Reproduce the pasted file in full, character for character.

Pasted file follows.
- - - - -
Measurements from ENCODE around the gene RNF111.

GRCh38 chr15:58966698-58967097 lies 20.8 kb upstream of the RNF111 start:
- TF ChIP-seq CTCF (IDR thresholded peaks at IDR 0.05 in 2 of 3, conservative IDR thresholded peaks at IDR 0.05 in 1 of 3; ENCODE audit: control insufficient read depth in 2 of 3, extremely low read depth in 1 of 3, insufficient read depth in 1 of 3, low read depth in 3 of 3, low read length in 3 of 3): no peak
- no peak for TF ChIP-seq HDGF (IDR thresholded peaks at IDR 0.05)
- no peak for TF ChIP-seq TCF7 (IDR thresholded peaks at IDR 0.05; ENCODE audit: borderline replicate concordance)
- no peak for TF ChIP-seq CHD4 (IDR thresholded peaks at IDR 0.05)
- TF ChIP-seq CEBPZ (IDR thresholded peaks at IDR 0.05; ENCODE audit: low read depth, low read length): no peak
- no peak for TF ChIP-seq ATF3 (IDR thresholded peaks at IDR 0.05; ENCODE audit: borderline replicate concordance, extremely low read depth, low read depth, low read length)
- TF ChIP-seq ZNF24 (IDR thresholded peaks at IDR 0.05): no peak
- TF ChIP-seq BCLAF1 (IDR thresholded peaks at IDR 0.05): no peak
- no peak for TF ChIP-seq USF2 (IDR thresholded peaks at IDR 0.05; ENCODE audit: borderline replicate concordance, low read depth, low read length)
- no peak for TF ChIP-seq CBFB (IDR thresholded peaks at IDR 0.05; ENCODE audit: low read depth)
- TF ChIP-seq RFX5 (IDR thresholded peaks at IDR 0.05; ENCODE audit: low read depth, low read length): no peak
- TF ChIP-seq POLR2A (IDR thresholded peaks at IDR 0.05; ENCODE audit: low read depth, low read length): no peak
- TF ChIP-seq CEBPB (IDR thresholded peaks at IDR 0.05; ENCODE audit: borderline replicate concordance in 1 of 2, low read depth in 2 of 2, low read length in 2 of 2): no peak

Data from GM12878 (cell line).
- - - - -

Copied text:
Measurements from ENCODE around the gene RNF111.

GRCh38 chr15:58966698-58967097 lies 20.8 kb upstream of the RNF111 start:
- TF ChIP-seq CTCF (IDR thresholded peaks at IDR 0.05 in 2 of 3, conservative IDR thresholded peaks at IDR 0.05 in 1 of 3; ENCODE audit: control insufficient read depth in 2 of 3, extremely low read depth in 1 of 3, insufficient read depth in 1 of 3, low read depth in 3 of 3, low read length in 3 of 3): no peak
- no peak for TF ChIP-seq HDGF (IDR thresholded peaks at IDR 0.05)
- no peak for TF ChIP-seq TCF7 (IDR thresholded peaks at IDR 0.05; ENCODE audit: borderline replicate concordance)
- no peak for TF ChIP-seq CHD4 (IDR thresholded peaks at IDR 0.05)
- TF ChIP-seq CEBPZ (IDR thresholded peaks at IDR 0.05; ENCODE audit: low read depth, low read length): no peak
- no peak for TF ChIP-seq ATF3 (IDR thresholded peaks at IDR 0.05; ENCODE audit: borderline replicate concordance, extremely low read depth, low read depth, low read length)
- TF ChIP-seq ZNF24 (IDR thresholded peaks at IDR 0.05): no peak
- TF ChIP-seq BCLAF1 (IDR thresholded peaks at IDR 0.05): no peak
- no peak for TF ChIP-seq USF2 (IDR thresholded peaks at IDR 0.05; ENCODE audit: borderline replicate concordance, low read depth, low read length)
- no peak for TF ChIP-seq CBFB (IDR thresholded peaks at IDR 0.05; ENCODE audit: low read depth)
- TF ChIP-seq RFX5 (IDR thresholded peaks at IDR 0.05; ENCODE audit: low read depth, low read length): no peak
- TF ChIP-seq POLR2A (IDR thresholded peaks at IDR 0.05; ENCODE audit: low read depth, low read length): no peak
- TF ChIP-seq CEBPB (IDR thresholded peaks at IDR 0.05; ENCODE audit: borderline replicate concordance in 1 of 2, low read depth in 2 of 2, low read length in 2 of 2): no peak

Data from GM12878 (cell line).